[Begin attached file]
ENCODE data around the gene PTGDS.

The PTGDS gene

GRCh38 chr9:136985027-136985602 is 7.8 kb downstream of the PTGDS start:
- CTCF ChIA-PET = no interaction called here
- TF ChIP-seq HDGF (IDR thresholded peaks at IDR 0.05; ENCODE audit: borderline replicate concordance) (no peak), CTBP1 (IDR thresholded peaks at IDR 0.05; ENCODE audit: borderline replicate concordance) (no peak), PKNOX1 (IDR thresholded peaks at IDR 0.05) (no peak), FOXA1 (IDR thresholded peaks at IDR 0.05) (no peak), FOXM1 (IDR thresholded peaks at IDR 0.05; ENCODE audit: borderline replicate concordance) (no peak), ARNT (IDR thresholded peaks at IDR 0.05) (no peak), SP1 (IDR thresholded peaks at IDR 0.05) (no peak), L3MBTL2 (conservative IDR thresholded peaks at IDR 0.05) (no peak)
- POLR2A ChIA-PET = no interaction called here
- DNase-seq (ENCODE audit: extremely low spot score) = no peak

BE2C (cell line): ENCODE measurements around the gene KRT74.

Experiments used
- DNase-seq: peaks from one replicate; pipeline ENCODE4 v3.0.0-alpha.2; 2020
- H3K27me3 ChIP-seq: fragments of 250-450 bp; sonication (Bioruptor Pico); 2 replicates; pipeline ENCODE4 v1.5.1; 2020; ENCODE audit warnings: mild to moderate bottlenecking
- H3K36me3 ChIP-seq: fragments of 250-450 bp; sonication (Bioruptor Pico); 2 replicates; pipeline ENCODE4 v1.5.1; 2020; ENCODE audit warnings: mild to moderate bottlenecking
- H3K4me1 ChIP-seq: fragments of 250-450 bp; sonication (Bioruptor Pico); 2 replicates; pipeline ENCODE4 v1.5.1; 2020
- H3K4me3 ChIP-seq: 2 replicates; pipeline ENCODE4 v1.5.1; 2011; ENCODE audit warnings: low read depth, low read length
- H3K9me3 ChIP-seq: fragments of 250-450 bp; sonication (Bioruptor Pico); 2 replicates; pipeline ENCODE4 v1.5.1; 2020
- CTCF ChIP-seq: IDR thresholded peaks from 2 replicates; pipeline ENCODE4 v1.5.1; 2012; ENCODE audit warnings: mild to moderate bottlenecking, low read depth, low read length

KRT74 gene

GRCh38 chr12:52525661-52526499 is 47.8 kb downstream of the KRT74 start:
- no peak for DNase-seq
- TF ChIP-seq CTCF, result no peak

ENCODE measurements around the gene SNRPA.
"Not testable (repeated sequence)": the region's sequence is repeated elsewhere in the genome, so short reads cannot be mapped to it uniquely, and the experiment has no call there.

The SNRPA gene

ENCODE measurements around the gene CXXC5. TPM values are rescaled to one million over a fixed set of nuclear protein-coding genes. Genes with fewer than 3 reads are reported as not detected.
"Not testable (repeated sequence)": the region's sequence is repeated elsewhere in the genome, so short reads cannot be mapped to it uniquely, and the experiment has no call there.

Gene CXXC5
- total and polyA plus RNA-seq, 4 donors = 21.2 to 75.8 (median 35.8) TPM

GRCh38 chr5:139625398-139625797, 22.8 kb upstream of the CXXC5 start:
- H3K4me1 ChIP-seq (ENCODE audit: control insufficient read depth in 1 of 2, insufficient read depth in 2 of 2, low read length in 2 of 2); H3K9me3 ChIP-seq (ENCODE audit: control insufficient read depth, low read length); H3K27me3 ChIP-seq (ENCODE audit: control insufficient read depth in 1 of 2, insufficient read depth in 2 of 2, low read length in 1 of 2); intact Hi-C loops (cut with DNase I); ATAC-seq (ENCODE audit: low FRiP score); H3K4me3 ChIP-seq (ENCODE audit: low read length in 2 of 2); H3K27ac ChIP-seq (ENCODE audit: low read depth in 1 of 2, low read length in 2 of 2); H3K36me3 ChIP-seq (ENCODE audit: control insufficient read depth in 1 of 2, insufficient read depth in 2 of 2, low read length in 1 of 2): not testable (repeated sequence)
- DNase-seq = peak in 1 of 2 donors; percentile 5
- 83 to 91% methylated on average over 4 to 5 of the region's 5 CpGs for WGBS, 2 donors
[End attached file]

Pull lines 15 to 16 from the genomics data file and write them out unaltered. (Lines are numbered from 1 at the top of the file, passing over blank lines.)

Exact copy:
- H3K9me3 ChIP-seq: fragments of 250-450 bp; sonication (Bioruptor Pico); 2 replicates; pipeline ENCODE4 v1.5.1; 2020
- CTCF ChIP-seq: IDR thresholded peaks from 2 replicates; pipeline ENCODE4 v1.5.1; 2012; ENCODE audit warnings: mild to moderate bottlenecking, low read depth, low read length